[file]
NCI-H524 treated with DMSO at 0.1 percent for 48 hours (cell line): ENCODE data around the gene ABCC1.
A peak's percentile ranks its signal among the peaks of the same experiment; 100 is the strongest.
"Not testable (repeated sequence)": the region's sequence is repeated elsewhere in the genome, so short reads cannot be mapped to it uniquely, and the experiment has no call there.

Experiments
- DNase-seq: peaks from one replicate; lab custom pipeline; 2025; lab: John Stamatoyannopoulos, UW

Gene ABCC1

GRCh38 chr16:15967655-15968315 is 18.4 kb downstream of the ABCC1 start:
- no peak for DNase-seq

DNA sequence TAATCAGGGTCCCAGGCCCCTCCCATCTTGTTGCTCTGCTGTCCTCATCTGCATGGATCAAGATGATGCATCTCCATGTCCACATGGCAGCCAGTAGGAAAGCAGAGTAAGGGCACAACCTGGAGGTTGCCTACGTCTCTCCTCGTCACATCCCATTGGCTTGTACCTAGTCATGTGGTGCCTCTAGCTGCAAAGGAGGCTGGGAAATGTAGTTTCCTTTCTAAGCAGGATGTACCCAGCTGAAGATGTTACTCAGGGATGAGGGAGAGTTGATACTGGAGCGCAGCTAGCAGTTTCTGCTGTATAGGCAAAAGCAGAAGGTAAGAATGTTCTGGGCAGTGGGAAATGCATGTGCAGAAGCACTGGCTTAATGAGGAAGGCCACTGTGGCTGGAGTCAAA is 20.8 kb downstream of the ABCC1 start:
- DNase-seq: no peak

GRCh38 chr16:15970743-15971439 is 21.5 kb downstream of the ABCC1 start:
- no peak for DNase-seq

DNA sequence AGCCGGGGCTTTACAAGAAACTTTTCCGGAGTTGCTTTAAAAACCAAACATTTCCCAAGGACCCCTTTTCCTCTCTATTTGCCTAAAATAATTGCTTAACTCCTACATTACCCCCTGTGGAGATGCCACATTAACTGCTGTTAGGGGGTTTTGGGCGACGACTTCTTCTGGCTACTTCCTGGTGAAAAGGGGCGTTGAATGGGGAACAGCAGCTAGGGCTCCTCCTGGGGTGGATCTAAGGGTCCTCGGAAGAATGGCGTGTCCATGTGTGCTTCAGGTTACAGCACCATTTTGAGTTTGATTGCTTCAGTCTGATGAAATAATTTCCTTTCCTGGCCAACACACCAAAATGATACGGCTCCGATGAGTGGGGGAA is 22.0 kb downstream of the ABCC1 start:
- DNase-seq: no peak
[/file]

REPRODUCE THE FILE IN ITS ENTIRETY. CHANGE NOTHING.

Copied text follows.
NCI-H524 treated with DMSO at 0.1 percent for 48 hours (cell line): ENCODE data around the gene ABCC1.
A peak's percentile ranks its signal among the peaks of the same experiment; 100 is the strongest.
"Not testable (repeated sequence)": the region's sequence is repeated elsewhere in the genome, so short reads cannot be mapped to it uniquely, and the experiment has no call there.

Experiments
- DNase-seq: peaks from one replicate; lab custom pipeline; 2025; lab: John Stamatoyannopoulos, UW

Gene ABCC1

GRCh38 chr16:15967655-15968315 is 18.4 kb downstream of the ABCC1 start:
- no peak for DNase-seq

DNA sequence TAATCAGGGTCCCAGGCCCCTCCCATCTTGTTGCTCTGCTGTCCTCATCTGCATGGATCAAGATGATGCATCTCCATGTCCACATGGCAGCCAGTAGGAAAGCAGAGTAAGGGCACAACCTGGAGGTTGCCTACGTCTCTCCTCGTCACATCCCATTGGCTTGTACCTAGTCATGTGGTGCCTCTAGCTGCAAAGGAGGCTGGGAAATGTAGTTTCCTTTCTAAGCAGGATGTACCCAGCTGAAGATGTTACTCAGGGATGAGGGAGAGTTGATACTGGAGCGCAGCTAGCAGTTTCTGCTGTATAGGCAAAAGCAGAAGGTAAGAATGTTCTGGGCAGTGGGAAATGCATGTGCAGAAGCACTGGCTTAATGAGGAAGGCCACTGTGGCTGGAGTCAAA is 20.8 kb downstream of the ABCC1 start:
- DNase-seq: no peak

GRCh38 chr16:15970743-15971439 is 21.5 kb downstream of the ABCC1 start:
- no peak for DNase-seq

DNA sequence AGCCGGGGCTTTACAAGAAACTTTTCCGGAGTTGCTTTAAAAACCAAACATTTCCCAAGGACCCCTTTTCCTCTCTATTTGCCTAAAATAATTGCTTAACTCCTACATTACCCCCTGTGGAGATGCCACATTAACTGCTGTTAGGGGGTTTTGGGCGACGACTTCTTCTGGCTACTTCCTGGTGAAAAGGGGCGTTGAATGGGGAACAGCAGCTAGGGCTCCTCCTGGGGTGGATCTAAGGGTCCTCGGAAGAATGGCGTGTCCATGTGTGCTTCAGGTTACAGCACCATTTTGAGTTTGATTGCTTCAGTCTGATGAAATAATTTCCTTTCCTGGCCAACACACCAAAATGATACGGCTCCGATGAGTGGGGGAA is 22.0 kb downstream of the ABCC1 start:
- DNase-seq: no peak